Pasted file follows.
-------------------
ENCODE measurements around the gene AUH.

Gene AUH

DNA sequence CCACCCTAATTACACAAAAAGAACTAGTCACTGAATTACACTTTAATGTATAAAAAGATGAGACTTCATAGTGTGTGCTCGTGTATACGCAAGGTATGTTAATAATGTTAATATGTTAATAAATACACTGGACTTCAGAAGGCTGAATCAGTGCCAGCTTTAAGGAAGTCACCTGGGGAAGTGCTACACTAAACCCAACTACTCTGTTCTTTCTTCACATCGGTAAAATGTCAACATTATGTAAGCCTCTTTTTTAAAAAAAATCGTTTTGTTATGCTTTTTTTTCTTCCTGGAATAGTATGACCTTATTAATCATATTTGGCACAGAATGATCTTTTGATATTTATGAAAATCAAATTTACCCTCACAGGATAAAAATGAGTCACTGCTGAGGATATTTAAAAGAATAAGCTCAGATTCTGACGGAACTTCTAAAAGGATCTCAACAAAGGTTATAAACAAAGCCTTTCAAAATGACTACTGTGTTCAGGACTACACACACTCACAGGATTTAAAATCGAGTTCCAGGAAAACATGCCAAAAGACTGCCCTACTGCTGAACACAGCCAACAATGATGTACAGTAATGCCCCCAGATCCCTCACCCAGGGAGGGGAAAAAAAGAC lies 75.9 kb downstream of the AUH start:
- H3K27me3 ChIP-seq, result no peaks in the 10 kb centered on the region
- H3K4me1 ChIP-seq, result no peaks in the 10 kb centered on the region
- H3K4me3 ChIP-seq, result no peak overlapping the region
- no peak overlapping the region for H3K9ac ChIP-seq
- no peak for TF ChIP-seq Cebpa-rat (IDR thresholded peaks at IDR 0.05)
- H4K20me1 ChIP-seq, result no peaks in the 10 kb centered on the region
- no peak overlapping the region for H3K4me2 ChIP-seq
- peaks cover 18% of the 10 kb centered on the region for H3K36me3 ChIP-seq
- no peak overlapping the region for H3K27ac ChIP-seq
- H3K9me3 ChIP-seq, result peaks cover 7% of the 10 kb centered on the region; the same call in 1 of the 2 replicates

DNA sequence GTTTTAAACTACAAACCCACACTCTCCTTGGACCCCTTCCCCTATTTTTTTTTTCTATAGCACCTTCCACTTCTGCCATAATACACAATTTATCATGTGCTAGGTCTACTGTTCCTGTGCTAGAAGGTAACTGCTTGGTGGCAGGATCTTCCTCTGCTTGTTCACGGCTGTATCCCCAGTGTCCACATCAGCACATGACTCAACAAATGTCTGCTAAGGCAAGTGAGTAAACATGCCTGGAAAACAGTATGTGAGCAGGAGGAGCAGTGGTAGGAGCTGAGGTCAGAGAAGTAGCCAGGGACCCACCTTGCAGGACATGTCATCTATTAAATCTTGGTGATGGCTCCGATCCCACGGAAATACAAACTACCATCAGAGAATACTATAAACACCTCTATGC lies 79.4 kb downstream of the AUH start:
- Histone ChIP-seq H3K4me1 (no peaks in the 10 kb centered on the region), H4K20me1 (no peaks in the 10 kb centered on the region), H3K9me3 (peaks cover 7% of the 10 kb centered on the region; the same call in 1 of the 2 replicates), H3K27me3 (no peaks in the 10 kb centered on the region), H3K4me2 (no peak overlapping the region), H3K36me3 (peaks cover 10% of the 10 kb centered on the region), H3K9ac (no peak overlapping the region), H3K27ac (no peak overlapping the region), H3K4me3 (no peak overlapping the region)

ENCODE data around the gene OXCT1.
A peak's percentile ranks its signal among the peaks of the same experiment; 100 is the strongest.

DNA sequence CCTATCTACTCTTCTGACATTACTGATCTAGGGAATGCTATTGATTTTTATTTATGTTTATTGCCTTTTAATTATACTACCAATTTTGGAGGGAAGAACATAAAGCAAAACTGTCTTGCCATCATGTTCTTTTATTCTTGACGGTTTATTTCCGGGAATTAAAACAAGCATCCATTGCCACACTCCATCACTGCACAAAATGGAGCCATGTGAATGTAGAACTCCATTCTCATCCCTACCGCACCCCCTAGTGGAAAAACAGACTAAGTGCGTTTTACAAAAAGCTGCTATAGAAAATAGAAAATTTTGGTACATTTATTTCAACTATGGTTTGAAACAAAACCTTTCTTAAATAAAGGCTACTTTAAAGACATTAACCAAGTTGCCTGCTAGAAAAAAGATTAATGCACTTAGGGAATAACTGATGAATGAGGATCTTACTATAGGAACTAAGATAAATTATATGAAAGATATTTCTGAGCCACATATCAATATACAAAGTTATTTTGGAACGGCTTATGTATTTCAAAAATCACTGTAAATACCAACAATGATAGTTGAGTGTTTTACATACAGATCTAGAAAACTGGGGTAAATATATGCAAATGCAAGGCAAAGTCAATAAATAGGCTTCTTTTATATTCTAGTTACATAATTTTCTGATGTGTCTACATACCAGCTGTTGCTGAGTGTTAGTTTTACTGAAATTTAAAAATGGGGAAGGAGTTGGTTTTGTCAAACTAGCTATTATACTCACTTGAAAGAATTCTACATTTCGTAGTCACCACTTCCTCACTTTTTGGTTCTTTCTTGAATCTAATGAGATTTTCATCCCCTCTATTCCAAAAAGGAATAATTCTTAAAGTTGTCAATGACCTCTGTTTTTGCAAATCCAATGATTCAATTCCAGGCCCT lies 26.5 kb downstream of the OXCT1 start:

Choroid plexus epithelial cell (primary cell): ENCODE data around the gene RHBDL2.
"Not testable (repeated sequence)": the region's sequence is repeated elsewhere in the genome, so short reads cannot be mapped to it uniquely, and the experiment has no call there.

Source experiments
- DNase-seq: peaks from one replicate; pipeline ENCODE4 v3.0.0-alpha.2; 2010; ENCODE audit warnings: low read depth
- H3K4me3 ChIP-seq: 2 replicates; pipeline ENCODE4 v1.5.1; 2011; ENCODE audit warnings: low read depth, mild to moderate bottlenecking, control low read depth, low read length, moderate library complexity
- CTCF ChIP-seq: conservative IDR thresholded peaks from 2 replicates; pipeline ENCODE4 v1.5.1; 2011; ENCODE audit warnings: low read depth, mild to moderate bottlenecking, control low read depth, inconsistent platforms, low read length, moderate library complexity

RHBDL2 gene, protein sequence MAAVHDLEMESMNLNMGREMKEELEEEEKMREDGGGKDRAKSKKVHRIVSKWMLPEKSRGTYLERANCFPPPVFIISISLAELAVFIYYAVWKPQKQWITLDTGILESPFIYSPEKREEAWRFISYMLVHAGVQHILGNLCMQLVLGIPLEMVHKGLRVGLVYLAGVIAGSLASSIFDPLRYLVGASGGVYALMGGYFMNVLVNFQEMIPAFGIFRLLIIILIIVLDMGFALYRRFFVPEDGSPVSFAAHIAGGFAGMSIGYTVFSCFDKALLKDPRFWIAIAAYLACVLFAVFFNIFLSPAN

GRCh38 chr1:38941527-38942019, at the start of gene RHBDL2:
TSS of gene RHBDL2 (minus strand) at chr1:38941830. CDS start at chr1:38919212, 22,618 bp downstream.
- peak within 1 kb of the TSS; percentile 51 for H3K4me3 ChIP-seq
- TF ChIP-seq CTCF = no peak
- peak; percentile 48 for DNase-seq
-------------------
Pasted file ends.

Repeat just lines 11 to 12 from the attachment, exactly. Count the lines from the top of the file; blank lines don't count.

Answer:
- peaks cover 18% of the 10 kb centered on the region for H3K36me3 ChIP-seq
- no peak overlapping the region for H3K27ac ChIP-seq